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News / 15 March, 2017

Artist behind ‘beware of Jews’ signs in Stamford Hill apologises

Franck Allais says sign reported to police as a hate crime was not intended as an antisemitic statement

Anti-semitic sign

Handout photo taken with permission from the Twitter feed of @Shomrim of an anti-semitic “beware of Jews” road sign which has been reported to police after appearing on a lamppost in a north-London neighbourhood popular with orthodox Jews. Photograph: @Shomrim/PA Wire.

The man responsible for a red-triangle warning sign depicting the silhouette of an Orthodox Jewish man has apologised for causing offence after Shomrim, a Jewish neighbourhood watch group reported it as a hate crime.

According to The Guardian, the sign was one of several created and put up by Franck Allais, a freelance photographer.

He said it was part of an artistic project, which includes other signs such as of a woman pulling a shopping trolley.

Allais said the project was a comment on identity and that the sign in Stamford Hill was not intended an antisemitic statement.

He told The Guardian: “It was a project about crossing the road … how everyone is different, everyone has an identity. There is not only one sign in the street. I put more signs up in the street, but only this one got noticed. I am sorry for any offence caused.”

Allais said he had created the signs based on real people he saw crossing the road in the neighbourhood.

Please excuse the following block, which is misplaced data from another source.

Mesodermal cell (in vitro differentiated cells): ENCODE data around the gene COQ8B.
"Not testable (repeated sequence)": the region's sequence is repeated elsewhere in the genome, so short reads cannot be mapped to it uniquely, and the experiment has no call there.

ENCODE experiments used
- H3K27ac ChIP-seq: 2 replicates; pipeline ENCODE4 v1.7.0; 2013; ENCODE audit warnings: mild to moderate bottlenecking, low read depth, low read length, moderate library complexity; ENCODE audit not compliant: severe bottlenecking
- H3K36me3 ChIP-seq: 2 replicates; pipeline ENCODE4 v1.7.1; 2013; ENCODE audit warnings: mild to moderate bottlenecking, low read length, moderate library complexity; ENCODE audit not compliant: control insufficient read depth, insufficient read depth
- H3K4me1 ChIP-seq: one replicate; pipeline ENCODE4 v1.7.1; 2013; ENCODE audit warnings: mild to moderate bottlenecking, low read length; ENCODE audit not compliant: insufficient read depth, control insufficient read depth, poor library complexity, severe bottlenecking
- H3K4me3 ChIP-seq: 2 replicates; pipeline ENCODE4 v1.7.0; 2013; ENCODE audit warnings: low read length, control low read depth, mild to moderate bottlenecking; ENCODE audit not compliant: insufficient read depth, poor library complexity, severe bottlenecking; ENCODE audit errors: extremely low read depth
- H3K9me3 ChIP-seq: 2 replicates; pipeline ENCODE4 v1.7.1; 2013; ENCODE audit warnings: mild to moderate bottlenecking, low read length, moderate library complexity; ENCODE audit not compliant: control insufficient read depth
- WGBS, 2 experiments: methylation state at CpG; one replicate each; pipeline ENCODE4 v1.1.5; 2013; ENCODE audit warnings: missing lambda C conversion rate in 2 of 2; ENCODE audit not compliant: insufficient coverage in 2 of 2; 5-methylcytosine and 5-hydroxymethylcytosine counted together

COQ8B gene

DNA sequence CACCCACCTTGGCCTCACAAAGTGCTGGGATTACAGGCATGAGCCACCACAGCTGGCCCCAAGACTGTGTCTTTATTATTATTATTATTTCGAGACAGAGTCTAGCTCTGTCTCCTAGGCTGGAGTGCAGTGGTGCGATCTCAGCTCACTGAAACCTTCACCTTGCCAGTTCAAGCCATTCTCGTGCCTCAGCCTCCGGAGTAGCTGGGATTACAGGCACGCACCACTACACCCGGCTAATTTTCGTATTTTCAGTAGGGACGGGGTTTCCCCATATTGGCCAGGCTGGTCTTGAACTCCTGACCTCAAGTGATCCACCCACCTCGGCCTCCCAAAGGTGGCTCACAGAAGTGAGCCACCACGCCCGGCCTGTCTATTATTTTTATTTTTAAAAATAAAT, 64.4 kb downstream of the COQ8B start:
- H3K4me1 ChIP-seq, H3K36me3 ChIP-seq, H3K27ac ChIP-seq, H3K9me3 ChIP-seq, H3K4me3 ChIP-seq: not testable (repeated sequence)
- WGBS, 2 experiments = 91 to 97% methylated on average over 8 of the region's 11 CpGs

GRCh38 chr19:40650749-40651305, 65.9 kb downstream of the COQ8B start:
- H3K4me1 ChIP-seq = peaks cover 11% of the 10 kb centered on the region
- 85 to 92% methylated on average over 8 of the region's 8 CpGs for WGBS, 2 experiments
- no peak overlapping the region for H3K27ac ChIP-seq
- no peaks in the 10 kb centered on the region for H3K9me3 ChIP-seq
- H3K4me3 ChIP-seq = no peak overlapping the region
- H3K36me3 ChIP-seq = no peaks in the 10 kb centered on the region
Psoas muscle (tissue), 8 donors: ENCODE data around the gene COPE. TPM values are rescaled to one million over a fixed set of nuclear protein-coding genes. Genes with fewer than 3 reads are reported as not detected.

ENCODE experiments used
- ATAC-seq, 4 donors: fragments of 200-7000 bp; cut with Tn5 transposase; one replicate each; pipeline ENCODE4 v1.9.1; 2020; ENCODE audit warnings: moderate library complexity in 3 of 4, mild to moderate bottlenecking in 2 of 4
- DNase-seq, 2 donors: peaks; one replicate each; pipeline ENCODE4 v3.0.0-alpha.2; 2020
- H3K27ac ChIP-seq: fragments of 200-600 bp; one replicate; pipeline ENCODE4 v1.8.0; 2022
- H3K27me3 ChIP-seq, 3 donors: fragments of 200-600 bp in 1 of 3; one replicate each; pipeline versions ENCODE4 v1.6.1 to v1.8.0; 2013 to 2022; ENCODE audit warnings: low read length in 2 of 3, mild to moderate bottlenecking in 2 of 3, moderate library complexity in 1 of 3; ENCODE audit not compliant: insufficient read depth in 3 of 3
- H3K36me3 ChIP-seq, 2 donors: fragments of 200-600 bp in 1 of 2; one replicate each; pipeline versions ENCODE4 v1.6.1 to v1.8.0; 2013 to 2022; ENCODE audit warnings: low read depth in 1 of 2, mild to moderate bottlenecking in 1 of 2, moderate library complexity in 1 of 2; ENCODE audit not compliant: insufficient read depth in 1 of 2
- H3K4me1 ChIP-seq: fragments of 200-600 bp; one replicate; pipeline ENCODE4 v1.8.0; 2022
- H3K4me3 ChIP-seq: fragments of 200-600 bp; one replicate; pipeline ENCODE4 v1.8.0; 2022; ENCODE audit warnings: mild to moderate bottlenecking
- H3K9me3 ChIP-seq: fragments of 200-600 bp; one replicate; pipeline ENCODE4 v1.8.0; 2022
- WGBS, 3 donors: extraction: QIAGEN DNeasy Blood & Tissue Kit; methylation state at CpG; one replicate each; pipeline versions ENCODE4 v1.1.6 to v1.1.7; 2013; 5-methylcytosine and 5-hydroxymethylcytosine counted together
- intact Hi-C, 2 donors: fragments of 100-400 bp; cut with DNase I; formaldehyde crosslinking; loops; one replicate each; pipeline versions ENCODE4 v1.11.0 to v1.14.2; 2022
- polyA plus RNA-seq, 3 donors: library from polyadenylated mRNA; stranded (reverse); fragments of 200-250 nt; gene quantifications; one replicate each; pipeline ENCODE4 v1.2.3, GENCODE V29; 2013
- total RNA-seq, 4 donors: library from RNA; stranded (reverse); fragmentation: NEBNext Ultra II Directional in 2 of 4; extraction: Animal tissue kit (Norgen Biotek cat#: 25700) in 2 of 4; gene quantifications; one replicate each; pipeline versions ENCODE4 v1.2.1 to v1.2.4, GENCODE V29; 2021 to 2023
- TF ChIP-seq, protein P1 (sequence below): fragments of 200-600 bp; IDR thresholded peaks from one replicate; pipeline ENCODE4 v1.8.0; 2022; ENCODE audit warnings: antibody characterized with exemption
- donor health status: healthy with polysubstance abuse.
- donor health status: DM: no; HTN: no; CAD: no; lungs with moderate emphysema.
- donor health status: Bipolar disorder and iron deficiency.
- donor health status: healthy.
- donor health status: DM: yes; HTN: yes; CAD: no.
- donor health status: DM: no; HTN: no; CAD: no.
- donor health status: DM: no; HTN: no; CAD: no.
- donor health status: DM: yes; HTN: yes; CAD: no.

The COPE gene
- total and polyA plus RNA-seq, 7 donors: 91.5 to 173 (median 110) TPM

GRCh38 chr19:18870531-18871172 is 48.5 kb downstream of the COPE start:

Police and Crime Commissioner for Surrey, David Munro, said: “As the national lead for Equalities, Diversity and Human Rights (EDHR), I take incidents of these kind very seriously.

“When this was brought to my attention, I was dismayed with the true lack of thought given by the artist for the distress this could cause to those of Jewish backgrounds.

“The work of Mr Allais is incredibly irresponsible and should be removed immediately. The location and connotations of the sign was undoubtedly going to cause alarm and offense and Mr Allais simply should have known better.

“By responding to this, I hope to reassure the public that offensive material such as this will not be tolerated.”

This article was updated at 17:00 on Friday 17 March 2017 to include a comment from David Munro, Police and Crime Commissioner for Surrey.

/ 15 March, 2017
  • Charlie

    Probably didn’t mean to offend anyone and just a self absorbed artist who might benefit from attending a short course of cultural awareness and sensitivity.

  • Nick

    It’s interesting how because it’s an image of a religious person it’s deemed offensive. As the artist says it’s about observations of the local community. If there’s an image of a mum pushing a pram, is that offensive to mothers? I’m not sure why a neutral comment on religion is immediately taken as a negative.

  • Niklas

    If you can’t see why a Beware of Jew sign in a Jewish area is a problem you need to go back to school.

  • Fundamentally, any group of people who follow the instructions of an imaginary friend in the sky, are likely to be a little oversensitive and paranoid.

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